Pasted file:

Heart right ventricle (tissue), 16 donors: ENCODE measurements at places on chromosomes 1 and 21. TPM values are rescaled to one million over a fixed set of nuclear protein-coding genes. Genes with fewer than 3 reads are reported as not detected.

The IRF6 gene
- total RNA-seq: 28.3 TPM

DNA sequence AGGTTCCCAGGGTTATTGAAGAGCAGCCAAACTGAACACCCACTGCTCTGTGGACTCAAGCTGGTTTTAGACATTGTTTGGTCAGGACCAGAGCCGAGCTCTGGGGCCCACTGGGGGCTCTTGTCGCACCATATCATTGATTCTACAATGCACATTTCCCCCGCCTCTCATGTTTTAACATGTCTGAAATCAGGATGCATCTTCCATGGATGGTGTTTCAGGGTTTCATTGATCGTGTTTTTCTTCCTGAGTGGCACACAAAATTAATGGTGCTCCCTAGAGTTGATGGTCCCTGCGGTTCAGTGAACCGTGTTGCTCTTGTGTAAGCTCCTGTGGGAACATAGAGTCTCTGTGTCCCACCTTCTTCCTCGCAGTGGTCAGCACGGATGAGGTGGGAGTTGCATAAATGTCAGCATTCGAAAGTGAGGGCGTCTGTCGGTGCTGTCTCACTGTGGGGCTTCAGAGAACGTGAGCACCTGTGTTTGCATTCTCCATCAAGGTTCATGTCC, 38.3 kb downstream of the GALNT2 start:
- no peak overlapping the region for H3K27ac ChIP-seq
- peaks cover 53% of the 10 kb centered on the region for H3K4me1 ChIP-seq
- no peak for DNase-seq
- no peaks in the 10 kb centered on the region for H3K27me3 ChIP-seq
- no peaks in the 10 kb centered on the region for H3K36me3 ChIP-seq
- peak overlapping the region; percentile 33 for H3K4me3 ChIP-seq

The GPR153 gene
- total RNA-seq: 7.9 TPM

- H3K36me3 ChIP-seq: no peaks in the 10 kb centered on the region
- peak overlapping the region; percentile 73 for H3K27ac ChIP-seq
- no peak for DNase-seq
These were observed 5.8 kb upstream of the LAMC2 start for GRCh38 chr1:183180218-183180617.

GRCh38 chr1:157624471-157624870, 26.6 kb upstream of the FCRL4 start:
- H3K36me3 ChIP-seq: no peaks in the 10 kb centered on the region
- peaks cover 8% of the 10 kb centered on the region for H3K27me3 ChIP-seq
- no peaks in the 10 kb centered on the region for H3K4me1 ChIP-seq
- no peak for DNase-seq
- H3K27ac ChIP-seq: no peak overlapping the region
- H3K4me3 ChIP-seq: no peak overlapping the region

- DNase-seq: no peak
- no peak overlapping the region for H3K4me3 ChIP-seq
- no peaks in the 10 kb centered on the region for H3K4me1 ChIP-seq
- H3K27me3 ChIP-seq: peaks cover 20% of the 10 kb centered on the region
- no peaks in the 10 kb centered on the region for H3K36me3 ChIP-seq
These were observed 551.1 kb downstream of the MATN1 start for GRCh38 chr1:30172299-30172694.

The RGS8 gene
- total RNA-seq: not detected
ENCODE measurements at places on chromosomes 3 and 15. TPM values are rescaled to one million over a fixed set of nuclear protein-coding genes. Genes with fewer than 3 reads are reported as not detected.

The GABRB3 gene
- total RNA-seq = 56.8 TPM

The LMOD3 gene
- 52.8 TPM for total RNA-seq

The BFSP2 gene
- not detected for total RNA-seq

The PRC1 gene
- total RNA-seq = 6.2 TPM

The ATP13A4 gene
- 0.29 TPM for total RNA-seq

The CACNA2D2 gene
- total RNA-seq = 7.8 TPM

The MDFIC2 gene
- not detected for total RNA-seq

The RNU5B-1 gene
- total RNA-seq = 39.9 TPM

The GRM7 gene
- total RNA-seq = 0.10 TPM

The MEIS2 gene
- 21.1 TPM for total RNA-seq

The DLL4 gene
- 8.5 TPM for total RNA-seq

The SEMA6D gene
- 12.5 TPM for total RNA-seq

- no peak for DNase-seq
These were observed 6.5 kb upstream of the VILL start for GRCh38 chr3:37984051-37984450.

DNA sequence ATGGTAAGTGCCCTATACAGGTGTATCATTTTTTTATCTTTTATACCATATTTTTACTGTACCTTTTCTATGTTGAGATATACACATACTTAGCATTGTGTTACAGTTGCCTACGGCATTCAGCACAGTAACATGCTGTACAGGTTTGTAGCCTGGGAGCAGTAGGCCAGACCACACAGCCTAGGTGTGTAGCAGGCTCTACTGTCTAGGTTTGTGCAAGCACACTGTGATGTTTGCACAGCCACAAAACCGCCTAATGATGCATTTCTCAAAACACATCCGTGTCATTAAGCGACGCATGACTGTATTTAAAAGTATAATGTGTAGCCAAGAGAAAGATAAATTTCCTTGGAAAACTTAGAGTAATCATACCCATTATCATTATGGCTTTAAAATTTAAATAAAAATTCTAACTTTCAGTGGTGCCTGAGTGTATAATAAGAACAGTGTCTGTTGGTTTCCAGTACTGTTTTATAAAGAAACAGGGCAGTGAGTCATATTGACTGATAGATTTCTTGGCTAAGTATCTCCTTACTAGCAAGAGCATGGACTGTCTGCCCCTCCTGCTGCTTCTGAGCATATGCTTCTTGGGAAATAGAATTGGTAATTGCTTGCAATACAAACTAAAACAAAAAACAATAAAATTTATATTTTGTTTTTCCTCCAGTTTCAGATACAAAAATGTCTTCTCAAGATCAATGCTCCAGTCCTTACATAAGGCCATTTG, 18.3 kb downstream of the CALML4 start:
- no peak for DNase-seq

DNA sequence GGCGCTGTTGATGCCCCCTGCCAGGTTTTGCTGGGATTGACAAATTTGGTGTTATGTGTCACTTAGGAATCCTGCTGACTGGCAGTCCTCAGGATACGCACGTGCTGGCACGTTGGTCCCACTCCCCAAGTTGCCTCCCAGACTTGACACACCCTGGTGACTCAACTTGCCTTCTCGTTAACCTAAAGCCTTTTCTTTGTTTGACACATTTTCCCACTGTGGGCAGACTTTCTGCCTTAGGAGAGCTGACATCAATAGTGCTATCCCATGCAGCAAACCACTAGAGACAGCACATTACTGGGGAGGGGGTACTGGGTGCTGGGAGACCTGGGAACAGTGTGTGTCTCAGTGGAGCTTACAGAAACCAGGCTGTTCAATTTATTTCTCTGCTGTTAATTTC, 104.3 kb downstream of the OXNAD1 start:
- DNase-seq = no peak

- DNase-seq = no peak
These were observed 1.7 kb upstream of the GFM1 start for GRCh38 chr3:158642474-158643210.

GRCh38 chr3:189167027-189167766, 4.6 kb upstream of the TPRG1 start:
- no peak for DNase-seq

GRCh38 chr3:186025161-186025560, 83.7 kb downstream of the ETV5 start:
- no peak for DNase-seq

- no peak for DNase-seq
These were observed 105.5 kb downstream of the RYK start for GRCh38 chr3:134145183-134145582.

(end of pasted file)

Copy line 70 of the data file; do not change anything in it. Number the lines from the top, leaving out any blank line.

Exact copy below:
These were observed 105.5 kb downstream of the RYK start for GRCh38 chr3:134145183-134145582.